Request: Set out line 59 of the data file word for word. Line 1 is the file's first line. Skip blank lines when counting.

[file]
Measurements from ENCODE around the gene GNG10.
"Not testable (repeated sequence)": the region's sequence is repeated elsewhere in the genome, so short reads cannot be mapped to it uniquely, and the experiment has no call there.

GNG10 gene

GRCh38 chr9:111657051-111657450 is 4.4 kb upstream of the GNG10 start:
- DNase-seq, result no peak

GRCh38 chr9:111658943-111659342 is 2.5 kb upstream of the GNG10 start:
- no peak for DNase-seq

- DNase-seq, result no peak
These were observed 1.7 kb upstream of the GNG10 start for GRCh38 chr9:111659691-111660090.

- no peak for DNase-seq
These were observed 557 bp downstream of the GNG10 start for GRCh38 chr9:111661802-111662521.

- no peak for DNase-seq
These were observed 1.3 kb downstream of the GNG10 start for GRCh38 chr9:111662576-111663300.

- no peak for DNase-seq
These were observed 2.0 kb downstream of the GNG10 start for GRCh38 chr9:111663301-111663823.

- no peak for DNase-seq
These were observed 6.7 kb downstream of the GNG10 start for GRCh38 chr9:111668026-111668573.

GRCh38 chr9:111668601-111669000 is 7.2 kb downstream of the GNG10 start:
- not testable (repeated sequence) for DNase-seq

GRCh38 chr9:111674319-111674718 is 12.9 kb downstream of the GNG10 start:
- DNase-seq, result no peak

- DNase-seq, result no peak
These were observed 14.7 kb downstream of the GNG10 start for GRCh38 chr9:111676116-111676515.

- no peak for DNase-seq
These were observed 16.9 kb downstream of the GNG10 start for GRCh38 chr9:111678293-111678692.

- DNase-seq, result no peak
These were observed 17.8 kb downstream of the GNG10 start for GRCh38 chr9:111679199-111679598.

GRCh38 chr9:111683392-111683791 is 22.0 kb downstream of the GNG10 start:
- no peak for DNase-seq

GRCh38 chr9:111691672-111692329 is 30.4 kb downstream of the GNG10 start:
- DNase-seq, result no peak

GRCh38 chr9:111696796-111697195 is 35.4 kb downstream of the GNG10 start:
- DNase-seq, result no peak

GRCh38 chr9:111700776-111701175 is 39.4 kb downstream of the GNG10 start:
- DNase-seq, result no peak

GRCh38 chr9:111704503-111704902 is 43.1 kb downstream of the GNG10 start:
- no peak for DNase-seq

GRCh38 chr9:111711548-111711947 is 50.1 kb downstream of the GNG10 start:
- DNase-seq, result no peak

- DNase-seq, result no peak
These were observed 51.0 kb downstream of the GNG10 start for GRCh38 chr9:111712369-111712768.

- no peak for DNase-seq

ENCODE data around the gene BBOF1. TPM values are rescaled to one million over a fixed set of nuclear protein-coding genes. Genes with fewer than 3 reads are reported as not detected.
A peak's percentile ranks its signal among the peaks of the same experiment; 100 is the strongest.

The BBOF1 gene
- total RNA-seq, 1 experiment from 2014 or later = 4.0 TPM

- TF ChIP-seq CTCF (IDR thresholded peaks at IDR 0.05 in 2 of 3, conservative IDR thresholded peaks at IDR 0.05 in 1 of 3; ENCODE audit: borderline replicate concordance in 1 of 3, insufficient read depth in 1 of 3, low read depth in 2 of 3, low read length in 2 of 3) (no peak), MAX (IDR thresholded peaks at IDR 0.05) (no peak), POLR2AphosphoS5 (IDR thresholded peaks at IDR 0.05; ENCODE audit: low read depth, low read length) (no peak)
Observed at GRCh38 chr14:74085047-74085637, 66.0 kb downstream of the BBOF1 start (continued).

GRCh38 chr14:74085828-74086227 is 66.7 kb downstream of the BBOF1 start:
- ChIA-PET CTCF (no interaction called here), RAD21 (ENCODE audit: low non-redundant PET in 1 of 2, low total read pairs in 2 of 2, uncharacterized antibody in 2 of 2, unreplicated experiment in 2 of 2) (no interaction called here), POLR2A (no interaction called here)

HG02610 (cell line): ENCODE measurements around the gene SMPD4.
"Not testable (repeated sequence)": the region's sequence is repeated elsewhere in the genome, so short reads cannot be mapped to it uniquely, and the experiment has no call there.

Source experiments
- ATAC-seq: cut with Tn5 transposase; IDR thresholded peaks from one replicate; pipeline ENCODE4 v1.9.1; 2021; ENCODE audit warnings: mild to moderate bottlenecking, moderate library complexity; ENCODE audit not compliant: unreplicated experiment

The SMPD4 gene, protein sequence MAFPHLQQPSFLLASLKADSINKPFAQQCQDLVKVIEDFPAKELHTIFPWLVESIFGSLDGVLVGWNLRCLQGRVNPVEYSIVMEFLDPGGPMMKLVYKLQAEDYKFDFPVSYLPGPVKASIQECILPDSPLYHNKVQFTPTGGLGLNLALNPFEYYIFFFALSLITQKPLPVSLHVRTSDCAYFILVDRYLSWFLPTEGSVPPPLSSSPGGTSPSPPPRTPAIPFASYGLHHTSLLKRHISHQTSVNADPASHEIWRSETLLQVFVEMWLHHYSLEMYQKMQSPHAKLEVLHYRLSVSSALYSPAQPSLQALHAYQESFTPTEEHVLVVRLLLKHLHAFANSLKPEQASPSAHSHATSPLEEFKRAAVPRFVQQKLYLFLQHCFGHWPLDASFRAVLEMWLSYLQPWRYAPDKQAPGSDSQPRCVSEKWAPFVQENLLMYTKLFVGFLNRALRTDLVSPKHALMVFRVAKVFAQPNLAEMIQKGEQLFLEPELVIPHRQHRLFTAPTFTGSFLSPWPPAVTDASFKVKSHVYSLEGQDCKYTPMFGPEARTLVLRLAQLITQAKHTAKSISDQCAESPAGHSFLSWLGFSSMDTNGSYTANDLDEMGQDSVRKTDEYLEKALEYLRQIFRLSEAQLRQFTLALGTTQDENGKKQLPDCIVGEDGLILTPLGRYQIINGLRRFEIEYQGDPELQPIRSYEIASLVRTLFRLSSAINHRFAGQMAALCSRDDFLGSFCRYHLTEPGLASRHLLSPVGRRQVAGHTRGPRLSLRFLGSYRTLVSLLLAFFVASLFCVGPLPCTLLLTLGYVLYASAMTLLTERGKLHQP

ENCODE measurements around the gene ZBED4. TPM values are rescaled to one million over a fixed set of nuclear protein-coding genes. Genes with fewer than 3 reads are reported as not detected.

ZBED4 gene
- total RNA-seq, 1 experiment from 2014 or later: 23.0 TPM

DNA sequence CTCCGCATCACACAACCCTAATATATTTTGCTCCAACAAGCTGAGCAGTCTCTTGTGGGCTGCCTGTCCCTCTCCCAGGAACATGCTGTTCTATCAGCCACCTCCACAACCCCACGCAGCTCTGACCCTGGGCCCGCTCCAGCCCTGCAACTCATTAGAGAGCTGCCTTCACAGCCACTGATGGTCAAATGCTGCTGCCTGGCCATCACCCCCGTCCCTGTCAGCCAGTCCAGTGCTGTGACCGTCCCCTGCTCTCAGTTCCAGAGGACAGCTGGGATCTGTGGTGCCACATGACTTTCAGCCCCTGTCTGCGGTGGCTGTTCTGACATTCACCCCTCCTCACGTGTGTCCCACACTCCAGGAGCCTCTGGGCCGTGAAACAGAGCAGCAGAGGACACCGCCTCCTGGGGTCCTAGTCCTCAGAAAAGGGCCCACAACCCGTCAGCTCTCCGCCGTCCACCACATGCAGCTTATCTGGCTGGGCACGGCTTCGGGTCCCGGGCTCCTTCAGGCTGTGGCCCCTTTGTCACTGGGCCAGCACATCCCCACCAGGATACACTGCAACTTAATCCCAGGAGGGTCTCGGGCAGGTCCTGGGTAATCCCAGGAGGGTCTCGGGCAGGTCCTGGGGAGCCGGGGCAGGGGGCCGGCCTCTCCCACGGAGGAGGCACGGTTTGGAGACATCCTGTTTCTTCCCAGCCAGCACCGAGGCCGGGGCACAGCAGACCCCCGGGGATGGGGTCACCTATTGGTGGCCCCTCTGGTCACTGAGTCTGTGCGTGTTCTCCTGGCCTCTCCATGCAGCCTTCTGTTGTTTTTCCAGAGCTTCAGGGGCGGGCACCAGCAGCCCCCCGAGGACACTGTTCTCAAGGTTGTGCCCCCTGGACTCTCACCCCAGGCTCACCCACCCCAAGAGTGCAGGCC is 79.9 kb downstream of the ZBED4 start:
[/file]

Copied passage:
DNA sequence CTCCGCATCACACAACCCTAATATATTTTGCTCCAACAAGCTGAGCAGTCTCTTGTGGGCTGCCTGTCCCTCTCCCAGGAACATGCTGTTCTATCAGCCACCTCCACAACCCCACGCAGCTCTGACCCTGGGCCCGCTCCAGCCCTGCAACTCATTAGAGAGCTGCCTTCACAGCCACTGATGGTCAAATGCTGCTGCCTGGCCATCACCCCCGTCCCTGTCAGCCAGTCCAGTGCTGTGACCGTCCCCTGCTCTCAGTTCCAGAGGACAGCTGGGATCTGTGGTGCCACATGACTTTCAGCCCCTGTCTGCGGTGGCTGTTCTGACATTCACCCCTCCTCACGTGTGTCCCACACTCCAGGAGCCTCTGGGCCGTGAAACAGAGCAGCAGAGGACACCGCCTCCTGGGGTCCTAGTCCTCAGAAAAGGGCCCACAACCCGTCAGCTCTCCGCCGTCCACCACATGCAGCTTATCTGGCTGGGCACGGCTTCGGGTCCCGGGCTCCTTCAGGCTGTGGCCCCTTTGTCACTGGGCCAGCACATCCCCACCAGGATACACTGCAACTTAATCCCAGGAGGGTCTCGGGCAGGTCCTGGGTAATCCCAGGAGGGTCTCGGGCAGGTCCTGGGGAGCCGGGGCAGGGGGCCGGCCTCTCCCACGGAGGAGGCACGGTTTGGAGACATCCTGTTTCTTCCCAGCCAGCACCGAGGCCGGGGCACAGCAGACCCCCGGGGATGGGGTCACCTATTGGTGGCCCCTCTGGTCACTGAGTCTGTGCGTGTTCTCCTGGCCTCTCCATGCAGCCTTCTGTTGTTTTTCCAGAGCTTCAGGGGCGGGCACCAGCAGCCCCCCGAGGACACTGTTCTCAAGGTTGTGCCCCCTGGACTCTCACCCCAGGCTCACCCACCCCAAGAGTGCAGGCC is 79.9 kb downstream of the ZBED4 start: